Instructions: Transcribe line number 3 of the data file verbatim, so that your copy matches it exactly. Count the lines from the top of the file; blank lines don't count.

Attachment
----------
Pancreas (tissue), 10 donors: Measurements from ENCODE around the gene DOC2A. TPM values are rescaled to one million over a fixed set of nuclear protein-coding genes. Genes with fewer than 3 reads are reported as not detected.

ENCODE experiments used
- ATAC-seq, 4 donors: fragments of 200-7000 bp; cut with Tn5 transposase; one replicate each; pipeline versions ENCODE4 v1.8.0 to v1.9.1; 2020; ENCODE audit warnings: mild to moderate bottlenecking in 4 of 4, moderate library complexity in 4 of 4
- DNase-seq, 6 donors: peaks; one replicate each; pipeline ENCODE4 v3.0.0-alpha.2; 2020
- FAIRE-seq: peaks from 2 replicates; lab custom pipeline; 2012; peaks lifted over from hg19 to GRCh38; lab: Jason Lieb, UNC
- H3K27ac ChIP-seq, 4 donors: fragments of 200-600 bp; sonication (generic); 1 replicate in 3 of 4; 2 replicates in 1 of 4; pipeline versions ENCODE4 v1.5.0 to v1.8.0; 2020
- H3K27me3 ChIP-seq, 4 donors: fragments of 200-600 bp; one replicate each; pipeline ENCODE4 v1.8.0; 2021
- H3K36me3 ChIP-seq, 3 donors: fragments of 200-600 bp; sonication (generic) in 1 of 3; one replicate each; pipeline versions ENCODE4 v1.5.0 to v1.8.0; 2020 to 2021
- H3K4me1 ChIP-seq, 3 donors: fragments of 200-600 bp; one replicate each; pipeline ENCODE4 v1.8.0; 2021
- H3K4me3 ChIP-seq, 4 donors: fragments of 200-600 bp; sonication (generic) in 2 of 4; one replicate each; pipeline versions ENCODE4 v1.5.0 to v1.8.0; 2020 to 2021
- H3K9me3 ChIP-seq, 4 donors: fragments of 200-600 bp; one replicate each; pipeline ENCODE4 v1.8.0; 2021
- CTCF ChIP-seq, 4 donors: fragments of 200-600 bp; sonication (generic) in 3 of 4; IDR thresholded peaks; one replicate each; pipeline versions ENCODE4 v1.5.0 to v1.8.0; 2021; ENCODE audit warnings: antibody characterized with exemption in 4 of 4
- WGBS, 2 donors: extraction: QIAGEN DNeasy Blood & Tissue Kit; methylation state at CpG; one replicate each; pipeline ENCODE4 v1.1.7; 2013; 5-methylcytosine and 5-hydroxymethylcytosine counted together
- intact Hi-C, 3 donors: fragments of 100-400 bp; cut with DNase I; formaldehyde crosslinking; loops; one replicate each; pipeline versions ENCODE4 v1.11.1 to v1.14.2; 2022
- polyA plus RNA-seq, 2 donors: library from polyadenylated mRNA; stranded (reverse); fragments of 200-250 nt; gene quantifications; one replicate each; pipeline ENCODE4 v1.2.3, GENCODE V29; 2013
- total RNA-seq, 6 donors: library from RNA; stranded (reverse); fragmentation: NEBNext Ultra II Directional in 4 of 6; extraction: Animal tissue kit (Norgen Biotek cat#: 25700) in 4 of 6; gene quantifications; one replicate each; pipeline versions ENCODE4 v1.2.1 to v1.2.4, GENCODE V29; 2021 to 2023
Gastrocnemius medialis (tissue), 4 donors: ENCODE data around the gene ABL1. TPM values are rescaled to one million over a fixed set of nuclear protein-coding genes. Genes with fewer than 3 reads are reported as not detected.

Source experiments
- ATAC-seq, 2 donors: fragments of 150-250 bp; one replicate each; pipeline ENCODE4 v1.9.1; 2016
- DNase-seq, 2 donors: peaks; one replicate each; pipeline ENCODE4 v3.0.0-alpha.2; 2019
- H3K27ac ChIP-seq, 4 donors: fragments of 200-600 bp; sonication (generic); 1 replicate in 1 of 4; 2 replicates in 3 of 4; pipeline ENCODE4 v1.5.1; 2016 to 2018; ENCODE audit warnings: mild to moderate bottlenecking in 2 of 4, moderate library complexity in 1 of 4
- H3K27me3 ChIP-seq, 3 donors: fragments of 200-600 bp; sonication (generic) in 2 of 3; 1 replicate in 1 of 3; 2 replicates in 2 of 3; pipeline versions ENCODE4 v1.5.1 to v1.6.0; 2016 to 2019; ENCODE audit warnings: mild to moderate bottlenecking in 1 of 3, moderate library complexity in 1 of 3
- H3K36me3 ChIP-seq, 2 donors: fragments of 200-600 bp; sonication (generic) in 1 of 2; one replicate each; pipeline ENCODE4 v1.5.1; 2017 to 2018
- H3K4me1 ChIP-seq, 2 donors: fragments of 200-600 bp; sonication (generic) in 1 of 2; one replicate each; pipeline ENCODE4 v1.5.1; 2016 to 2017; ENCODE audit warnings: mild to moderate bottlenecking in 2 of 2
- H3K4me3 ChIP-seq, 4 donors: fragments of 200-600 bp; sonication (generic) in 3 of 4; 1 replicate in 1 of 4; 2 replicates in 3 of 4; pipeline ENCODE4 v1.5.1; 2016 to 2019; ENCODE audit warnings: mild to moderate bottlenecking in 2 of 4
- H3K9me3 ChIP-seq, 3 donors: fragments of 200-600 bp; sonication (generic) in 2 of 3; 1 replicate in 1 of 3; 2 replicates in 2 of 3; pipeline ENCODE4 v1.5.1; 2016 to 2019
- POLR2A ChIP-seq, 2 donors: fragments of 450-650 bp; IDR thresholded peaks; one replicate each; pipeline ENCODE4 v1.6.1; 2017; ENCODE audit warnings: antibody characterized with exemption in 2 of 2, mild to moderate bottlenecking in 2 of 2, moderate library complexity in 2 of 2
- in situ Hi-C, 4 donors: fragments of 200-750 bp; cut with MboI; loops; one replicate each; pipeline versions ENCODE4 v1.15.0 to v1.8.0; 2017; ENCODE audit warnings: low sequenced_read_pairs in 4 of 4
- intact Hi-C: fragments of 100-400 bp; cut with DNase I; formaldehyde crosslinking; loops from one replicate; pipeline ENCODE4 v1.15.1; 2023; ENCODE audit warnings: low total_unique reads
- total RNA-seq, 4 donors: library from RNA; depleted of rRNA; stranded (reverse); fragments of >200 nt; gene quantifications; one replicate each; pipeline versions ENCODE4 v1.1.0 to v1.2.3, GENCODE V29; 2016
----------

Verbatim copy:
- ATAC-seq, 4 donors: fragments of 200-7000 bp; cut with Tn5 transposase; one replicate each; pipeline versions ENCODE4 v1.8.0 to v1.9.1; 2020; ENCODE audit warnings: mild to moderate bottlenecking in 4 of 4, moderate library complexity in 4 of 4